We will manage the delivery of goods and materials and avoid deliveries during the morning and afternoon rush hours. The delivery vehicles will be able to turn into the site and off the main carriageway prior to reporting to the gateman. All deliveries will be pre-arranged with an allocated arrival time. The goods will be unloaded within the site to designated storage areas and the vehicles will turn within the boundary to leave site.
Will the building works be noisy?
Inevitably, the works will generate some noise. However, these will be kept to a minimum and will be time restricted. Works generally take place between 8am and 5pm. We will keep neighbours informed of the works taking place and warn of any noisy activities. We do this through letter drops to all properties on the boundary of the site.
Will the workers park their vans on the roads and pavements outside my house?
No, all our operatives and staff will park on site in a designated area. Access will be provided off Londonderry Lane and it will be separate to where construction deliveries will be made. This will prevent any queuing traffic on Londonderry Lane. There won’t be any site access from Manor Road.
Will I be able to use the park while the aquatics centre is being built?
No, the site boundary will be secured to prevent unauthorised access. We will be speaking to local schools about the dangers of construction sites. We use these visits to explain more about the construction industry. We want children and adults to get involved in the industry. Safety is our highest priority, to our supply chain, our staff and the public.
When do the works start?
Sandwell will be completing some tree maintenance works as part of their parks programme in February 2019 prior to the building works.
Mid-way through 2019 works will start on diverting an existing culvert and prepare for the new electrical supply. The main construction works will start at the end of 2019 and will continue until the beginning of 2022. The Commonwealth Games are in August 2022 so the site will be prepared for this worldwide event.
Who can I talk to about the building works once it starts?
A contact name and number will be provided in the newsletter and it will be displayed on the fencing at the site entrance. We want to be a good neighbour and welcome discussions around how we can improve what we do.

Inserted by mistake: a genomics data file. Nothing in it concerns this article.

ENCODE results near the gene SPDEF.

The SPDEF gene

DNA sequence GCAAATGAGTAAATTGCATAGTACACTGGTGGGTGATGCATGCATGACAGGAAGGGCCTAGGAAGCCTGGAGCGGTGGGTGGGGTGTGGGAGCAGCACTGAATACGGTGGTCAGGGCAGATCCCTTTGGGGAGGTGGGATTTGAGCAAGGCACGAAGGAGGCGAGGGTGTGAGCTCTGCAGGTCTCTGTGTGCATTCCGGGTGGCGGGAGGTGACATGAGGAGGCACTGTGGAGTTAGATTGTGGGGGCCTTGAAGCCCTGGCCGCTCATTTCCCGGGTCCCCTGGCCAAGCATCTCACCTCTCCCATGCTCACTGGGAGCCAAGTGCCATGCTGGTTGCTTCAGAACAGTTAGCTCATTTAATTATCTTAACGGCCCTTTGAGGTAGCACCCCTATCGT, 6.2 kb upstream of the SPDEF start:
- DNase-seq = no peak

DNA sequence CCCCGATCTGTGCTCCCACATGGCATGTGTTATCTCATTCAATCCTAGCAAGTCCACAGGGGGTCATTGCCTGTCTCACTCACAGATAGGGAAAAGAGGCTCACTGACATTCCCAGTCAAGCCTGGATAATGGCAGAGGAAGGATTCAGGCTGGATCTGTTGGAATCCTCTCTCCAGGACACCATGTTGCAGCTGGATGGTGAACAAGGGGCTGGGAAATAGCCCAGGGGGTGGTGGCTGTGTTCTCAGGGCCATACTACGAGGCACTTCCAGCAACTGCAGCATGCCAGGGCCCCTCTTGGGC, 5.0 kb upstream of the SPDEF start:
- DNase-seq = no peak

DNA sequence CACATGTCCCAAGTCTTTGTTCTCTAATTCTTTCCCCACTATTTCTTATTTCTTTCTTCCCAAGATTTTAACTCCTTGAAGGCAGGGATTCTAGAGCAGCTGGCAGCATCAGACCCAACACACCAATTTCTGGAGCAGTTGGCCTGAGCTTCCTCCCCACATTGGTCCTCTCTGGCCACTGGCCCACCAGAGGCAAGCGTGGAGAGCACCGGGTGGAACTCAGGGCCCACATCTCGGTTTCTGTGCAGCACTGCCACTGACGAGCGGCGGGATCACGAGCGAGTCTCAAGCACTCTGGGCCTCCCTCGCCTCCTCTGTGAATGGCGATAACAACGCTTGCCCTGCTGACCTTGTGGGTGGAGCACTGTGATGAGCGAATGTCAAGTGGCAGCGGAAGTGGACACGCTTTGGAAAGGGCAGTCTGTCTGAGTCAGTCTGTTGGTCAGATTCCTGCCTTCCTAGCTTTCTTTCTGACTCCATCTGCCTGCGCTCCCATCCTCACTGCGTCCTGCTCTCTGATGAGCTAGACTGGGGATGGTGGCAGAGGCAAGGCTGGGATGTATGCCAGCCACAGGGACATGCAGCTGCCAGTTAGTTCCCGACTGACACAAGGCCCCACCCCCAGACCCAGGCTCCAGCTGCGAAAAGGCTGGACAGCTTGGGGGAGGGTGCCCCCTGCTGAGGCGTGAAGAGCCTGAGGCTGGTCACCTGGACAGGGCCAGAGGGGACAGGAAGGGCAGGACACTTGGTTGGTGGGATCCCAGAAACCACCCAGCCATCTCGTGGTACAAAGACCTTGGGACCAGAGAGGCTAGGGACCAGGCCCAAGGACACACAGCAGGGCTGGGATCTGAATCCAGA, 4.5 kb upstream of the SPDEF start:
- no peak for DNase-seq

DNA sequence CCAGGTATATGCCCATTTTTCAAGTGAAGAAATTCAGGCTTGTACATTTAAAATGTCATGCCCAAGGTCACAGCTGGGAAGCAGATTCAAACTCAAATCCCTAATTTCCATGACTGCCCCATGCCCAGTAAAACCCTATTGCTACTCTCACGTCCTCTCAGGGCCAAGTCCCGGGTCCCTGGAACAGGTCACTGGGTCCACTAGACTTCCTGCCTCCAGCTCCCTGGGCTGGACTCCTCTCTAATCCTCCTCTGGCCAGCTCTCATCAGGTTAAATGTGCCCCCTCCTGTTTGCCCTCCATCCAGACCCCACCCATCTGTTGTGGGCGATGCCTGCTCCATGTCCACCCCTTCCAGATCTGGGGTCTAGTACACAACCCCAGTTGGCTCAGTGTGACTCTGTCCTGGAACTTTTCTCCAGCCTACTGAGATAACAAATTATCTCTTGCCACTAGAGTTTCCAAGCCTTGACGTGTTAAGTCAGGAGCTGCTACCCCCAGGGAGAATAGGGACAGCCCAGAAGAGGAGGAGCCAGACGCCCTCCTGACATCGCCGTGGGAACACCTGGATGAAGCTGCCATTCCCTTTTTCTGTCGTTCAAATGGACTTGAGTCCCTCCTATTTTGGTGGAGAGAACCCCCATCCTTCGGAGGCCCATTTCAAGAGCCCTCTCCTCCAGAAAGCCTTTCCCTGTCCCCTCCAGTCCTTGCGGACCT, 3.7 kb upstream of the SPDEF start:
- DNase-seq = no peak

Can I get involved in the works?
The project will require local businesses to get involved and a “meet the buyer” event will be held in early 2019 to allow local businesses to talk with Wates (the contractors who will be building the centre) and the council about the project and the service required. Opportunities will also be advertised on Find It in Birmingham and Find it in the Black Country. There will also be opportunities to get involved in the Games both as a supplier and volunteer.
As part of our planning for the building of the centre, we would ensure adequate parking for day-to-day use of the centre, plus there will be a full transport management plan for the Commonwealth Games itself.
The council are also working with partners to improve the public transport serving the site which will leave a lasting legacy for all residents who live in the surrounding area.
Loss of green space
The new leisure centre will be designed to maximise the green space on the site with a new urban park and children’s play area included in the plans. The council will also improve the trees on the site and include diverse planting in the plans to improve the bio-diversity of the site and encourage wildlife.
The council are working with Heritage Lottery Fund and Big Lottery Fund’s Parks for People Programme on a £5.1m project to improve West Smethwick Park which is within 500m of Londonderry Playing Fields. The council are also working with partners to protect the enhanced green space on the site and another green space in the local vicinity for generations to come.
Ecology of the site
The site specific survey work has confirmed that the majority of the site is largely unconstrained by ecology or biodiversity and that, as such there are unlikely to be any significant ecological impacts arising from the proposed development.
Choice of location
We considered our choice of location very carefully. We need a site that’s big enough and can be developed quickly due to the tight timescales. This site is also very well placed for people to get to for the community for generations to come. It’s also in the area where a real need for improved swimming facilities has been identified so this is a golden opportunity to provide a state-of-the-art facility for the future. Londonderry Playing Fields fits the bill perfectly to achieve this and means that the new centre can be developed without the need to extend beyond the boundary of the site.
Londonderry Playing Fields has an industrial background and is an old clay pit and tip that has subsequently been covered over. The council has done numerous investigation into the ground at the Playing Fields and it is suitable for the development of a new leisure centre.
Why close Smethwick Swimming Centre and Langley Swimming Centre?
We do ultimately need to replace the two aging and uneconomical swimming centres in the area. However, these will remain open until services transfer to the new centre. People who use the centres have told us they want modern facilities and we see this as a golden opportunity to provide the local community with a state-of-the-art centre for the future.